Crisis looms for unionism as Sinn Fein tops European poll
Sinn Fein today topped the poll in Northern Ireland's European elections after a collapse in support for the Democratic Unionist Party (DUP).
It is the first time a republican or nationalist party has secured the largest share of the vote in a Northern Ireland election.
Sinn Fein's Bairbre de Brun polled 126,184 votes and was elected on the first count.
But the DUP candidate Diane Dodds saw support for her party fall from 175,761 votes at the last European election to 88,346 votes.
The DUP vote was shattered as a result of a number of factors, party figures claimed today.
But the results announced at the King's Hall count centre in Belfast showed substantial support had shifted to leader of the hardline Traditional Unionist Voice (TUV) Jim Allister.
He split from the DUP over its decision to enter power-sharing government with Sinn Fein.
Today the TUV leader polled 66,197 votes, securing substantial support from the unionist electorate in his party's first major outing.
Mr Allister said unionists had signalled their opposition to Sinn Fein holding positions in government.
He said of his vote share: "That is a remarkable achievement and shows the depth of feeling that there is among many unionists who refuse to be rolled over in the era of Sinn Fein rule."
In a further dramatic development, Jim Nicholson, standing on a joint Ulster Unionist/Conservative Party ticket, performed well in what is also the first outing for the new electoral pact with David Cameron's Tory Party.
He secured 82,893 first preference votes, finishing close to the DUP candidate.
With Sinn Fein elected, the unionist parties are now in a close fight to secure the remaining two European Parliament seats in Northern Ireland.
Only 42.8% of people eligible to vote cast a ballot - a major drop on the figure of 51.72% at the last European election.
Turnout figures for Northern Ireland's 18 Westminster constituencies showed that regions of unionist voting strength suffered lower turnouts than areas that are predominantly nationalist.
The highest turnout of 52.83% was in the Mid Ulster area - a constituency which returned Sinn Fein's Deputy First Minister Martin McGuinness as MP at the last general election.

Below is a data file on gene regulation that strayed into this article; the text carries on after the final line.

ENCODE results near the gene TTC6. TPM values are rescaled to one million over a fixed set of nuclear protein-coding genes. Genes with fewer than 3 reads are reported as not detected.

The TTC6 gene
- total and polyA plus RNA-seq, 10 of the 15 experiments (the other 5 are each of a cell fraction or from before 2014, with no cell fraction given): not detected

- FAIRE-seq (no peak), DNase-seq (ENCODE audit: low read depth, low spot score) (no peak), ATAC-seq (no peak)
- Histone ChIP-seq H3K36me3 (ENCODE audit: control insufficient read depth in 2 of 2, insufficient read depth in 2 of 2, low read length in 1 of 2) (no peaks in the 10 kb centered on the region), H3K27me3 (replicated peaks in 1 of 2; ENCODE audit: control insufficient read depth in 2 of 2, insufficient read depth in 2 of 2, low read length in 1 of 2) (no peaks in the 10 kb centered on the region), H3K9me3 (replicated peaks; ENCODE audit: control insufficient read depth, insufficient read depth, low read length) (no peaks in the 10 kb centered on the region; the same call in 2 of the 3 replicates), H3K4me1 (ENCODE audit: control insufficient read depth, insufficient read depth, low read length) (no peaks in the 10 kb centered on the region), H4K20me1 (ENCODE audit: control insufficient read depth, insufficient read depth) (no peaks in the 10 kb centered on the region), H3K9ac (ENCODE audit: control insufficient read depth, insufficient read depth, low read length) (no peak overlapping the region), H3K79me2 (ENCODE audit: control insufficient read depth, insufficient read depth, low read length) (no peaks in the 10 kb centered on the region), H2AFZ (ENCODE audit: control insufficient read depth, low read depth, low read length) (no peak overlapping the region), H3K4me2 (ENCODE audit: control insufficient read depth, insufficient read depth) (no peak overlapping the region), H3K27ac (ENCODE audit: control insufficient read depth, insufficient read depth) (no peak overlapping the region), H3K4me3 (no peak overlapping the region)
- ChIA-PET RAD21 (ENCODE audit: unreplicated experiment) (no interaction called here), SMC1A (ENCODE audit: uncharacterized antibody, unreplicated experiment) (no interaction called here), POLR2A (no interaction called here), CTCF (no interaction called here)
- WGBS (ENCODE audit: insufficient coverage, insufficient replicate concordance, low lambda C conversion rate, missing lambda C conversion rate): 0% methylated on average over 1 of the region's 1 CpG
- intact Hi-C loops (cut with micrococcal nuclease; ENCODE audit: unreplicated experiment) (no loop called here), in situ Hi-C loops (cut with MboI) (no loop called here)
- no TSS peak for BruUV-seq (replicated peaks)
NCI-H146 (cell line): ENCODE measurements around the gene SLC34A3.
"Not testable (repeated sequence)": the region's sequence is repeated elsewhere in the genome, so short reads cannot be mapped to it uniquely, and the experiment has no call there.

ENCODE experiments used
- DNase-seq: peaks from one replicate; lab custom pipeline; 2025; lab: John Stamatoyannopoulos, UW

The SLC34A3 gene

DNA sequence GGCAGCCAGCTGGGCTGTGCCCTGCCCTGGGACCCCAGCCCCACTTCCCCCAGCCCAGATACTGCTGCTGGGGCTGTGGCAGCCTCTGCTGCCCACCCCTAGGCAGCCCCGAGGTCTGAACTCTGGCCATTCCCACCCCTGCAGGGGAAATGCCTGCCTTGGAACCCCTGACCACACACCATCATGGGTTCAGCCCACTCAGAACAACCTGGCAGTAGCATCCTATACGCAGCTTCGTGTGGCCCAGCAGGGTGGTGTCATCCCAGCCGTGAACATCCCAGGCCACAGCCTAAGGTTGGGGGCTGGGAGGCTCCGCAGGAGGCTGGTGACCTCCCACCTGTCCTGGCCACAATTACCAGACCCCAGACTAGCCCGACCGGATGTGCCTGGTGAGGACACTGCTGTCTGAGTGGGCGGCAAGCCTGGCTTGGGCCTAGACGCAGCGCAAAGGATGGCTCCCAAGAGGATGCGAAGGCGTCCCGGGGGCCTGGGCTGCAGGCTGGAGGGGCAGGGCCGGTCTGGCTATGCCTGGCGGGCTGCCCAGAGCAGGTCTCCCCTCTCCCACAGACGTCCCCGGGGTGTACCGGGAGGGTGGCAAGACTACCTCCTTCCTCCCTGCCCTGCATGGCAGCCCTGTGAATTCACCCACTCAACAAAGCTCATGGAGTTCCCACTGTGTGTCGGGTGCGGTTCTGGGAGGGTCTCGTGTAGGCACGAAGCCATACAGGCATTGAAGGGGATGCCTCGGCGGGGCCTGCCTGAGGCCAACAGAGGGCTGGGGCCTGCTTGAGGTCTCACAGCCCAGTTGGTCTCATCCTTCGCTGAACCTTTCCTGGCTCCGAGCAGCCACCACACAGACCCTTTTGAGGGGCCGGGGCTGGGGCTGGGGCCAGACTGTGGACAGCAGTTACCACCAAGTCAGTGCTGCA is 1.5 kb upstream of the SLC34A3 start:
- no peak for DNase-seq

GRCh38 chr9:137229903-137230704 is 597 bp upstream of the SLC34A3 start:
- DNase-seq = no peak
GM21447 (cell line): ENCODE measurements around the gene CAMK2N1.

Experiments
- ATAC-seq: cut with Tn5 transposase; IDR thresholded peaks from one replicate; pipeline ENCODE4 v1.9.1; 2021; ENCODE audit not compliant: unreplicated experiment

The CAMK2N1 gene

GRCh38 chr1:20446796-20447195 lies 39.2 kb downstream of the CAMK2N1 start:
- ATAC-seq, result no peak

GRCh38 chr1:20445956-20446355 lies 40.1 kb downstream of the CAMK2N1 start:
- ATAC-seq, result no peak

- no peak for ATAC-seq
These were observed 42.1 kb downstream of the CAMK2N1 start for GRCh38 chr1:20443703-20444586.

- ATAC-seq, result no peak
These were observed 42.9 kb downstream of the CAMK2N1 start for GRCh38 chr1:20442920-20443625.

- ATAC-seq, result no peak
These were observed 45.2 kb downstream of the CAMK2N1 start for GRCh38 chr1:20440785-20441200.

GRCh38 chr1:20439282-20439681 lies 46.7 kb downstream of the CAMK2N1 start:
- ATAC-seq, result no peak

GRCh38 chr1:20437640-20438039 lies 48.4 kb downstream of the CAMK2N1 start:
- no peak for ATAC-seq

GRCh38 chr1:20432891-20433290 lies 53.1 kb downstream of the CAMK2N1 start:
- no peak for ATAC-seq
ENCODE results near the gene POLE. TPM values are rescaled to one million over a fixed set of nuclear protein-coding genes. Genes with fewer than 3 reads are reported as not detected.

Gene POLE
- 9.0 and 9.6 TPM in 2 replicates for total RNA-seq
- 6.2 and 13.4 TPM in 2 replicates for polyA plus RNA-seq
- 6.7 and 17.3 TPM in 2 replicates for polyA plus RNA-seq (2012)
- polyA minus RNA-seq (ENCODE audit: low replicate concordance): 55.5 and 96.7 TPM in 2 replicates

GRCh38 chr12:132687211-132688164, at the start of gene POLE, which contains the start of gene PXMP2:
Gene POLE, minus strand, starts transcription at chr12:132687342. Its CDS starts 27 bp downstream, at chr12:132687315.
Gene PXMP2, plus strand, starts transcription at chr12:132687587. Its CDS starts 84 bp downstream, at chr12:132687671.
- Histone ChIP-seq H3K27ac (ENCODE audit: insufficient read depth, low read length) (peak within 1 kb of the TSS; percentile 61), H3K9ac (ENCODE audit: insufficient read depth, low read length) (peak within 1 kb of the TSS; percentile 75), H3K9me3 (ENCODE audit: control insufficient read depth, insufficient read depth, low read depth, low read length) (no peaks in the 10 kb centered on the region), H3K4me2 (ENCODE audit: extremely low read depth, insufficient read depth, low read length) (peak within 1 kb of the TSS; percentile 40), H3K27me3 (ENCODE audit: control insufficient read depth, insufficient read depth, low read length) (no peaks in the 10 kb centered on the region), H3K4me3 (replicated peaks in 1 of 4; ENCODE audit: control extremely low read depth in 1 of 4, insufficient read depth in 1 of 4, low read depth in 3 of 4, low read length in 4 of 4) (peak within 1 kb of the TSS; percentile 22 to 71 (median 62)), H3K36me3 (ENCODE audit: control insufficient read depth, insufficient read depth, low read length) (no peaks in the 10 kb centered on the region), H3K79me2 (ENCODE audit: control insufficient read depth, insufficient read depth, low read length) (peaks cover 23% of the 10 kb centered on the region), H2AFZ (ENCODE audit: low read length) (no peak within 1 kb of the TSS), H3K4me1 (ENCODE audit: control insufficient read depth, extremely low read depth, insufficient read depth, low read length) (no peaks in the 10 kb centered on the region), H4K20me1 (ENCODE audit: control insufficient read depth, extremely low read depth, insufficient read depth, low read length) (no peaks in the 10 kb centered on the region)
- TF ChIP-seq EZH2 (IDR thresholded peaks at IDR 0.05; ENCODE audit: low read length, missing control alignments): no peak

The lowest turnout of 34.24% was registered in Strangford - where Iris Robinson, wife of DUP First Minister Peter Robinson, is MP.
The total number of votes polled across Northern Ireland was 488,891, from a eligible electorate of 1,141,979.
Nationalist SDLP candidate Alban McGuinness polled 78,489 first preference votes.
Green Party candidate Stephen Agnew polled 15,764 votes, a major improvement on the party's last European performance of just under 5,000 votes.
The Alliance Party's Ian Parsley secured 26,699 votes.
DUP members reported that during the election campaign, voters on the doorsteps were angry over the MPs' expenses scandal which has gripped Westminster.
The party, including its leader and Northern Ireland First Minister Peter Robinson, was also under pressure over media reports on the accumulated earnings of DUP politicians who hold a series of separate posts.
The DUP had announced a phasing out of so-called double-jobbing during the final leg of the campaign.
But its election literature was dominated by an appeal to voters to stop Sinn Fein from topping the poll by backing Diane Dodds.
The TUV today seemed to have secured a major share of that anti-republican vote, having argued the DUP could not tell its supporters it was bent on destroying Sinn Fein while nevertheless sharing government with it.
Sinn Fein today said that despite the success of the TUV in securing substantial support, the vast majority of voters had backed parties in favour of the peace process and the power-sharing Assembly.
The party's winning candidate, Bairbre de Brun, said: "I see the vote I received as an endorsement of positive politics.
"And I think what we have seen, and want to see, is positive leadership from all parties.
"We have to tackle the scourge of sectarianism. I promise to do my part."
Sinn Fein seized 26% of the vote - slightly down on the percentage share it secured last time out.
The DUP share of the vote fell from 32% at the last Euro poll to 18.2%.
The SDLP remained on the same level as its past performance, with 16.2% of the vote.
And in a morale boosting performance for the new Conservative Party alliance with the Ulster Unionist Party, its vote rose by a half percent to 17.1%, despite predictions it would drop support.